Verizon Communications (NYSE: VZ) is serious about the cloud service market and is now acquiring Burlington, Mass.-based cloud software provider CloudSwitch.
Verizon said that the acquisition of CloudSwitch would enable it to help its business customers move into the cloud by combining its software with the Terremark IT subsidiary that it acquired earlier this year.
So what does CloudSwitch bring to the table?
CloudSwitch's software helps enterprises that are transitioning services into the cloud more efficiently between a company's data center and the cloud without having to change the application at the application or infrastructure layer.
Verizon will now be able to combine CloudSwitch's capabilities to any cloud implementation (private-to-public, public-to-public and hybrid) with Terremark's IT and security capabilities to serve it customer base.
Chris Geselle, Chief Cloud Strategist, Verizon, in an interview with FierceTelecom, said the acquisition provides three benefits to its cloud strategy.
While Verizon's acquisition of Terremark instantly scaled its cloud service, CloudSwitch brings ease of adoption to the cloud. What's more, the acquisition helps Verizon bolster its software development capabilities and enable it to serve hybrid private and public cloud implementations.
"Bringing CloudSwitch into the Verizon family furthers our position as a cloud provider," he said. "CloudSwitch enables workloads from the enterprise data center to the cloud, which we think is an important on boarding capability as companies begin to adopt cloud on a significant scale."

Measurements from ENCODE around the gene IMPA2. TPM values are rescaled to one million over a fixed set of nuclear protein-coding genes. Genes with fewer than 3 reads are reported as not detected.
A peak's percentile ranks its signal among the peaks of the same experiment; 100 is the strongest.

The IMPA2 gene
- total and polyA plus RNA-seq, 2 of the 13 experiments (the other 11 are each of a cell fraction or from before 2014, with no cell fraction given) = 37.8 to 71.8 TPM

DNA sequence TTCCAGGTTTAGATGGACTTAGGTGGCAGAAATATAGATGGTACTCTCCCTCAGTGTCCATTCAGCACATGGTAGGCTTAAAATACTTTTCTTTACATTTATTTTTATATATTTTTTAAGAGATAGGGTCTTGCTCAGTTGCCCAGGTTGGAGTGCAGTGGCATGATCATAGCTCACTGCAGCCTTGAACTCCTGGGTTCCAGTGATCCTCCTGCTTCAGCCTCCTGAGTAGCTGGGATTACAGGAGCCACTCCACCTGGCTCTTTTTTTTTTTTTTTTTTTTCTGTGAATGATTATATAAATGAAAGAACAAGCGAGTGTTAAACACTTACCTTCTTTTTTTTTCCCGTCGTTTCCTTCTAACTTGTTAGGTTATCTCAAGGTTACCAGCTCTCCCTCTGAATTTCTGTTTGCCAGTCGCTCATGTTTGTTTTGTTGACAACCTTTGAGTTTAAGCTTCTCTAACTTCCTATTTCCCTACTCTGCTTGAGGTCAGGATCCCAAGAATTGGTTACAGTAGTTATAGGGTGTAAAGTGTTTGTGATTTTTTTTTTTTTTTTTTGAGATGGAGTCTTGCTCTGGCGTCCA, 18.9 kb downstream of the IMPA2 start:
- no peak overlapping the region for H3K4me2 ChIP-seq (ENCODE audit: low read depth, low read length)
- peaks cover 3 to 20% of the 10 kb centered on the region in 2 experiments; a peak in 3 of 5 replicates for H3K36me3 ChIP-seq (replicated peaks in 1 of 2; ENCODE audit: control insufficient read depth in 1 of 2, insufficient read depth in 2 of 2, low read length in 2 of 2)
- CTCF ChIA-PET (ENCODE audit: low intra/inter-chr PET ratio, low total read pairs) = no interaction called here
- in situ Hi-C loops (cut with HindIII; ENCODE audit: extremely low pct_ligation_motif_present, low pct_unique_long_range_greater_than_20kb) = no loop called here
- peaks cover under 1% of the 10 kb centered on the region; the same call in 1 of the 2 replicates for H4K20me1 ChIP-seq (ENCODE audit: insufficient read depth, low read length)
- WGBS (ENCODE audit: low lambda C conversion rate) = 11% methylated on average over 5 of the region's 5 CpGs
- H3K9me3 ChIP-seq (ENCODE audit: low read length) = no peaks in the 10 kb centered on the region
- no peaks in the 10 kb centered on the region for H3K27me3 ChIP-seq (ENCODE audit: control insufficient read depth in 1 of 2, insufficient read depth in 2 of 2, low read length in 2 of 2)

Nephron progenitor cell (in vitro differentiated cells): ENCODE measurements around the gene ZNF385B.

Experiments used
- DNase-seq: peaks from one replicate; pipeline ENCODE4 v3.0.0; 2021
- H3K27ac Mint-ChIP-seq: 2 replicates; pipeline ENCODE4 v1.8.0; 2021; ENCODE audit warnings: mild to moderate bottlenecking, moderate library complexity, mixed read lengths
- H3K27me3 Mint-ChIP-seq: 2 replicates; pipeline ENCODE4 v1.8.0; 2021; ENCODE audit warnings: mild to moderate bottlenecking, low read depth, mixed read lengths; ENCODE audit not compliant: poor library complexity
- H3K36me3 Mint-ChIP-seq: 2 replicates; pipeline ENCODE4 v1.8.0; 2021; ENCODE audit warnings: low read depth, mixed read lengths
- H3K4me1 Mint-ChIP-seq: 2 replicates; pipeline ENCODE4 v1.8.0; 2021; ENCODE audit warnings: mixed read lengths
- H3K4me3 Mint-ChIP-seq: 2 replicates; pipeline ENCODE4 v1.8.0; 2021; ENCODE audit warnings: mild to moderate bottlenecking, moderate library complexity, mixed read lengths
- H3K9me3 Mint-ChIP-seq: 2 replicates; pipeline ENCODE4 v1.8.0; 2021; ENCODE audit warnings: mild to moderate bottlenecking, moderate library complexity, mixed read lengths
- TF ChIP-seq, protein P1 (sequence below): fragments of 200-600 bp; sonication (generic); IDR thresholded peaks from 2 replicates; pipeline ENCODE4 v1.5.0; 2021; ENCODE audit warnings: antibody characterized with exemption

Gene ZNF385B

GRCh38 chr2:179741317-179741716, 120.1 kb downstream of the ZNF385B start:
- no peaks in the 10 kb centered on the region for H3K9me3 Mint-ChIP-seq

Burlington, Ma.-based CloudSwitch has sold its software to large enterprises that wanted a transition strategy to get into the cloud.
"We have software that is bought by large enterprises that have data centers, management and security tools already in place and want to be able to take advantage of cloud services from providers like Terremark," Ellen Rubin, Co-Founder, CloudSwitch. "What's been holding enterprises back are they are concerned about having to rebuild an application for a cloud, security, loss of control over their applications, and that they would be locked into a specific cloud environment."
Described as a virtual machine, Cloudswitch's software, which can be downloaded from their website and up and running about 20 minutes. From there, the enterprise can use the web-based interface to point and click applications into whatever cloud they want to use.
Rubin emphasized that what's most compelling about the software to enterprises nervous about transitioning into the cloud is that "nothing about the applications, the management, security or networking around the application changes at all."
Rubin added that even after an enterprise's applications are put into the software, they would continue to use it so the application can be connected to the enterprise's tools and policies.
Having been used by both Amazon's EC2 cloud service and in Terremark's vCloud Express cloud service, CloudSwitch, Terremark and Verizon are hardly strangers.
Set to be offered as a product package in the Terremark unit, Geselle said the two companies will be working on a common strategy to serve the hybrid cloud environment.
Verizon's acquisition of CloudSwitch, much like its acquisition of Terremark, is representative of a trend where a growing number of service providers are purchasing cloud service companies to bolster business revenues as traditional landline voice revenue continues to decline.
In its Q2 earnings statement, Verizon reported that its business revenues got a direct boost from cloud services. As the result of its acquisition of Terremark, which added $98 million in revenue, Verizon's global enterprise total global enterprise revenues were $4.0 billion in Q2, a 3.6 percent increase over Q2 2010.
Neither Verizon nor CloudSwitch revealed the terms of the deal.
- Mass High Tech has this article
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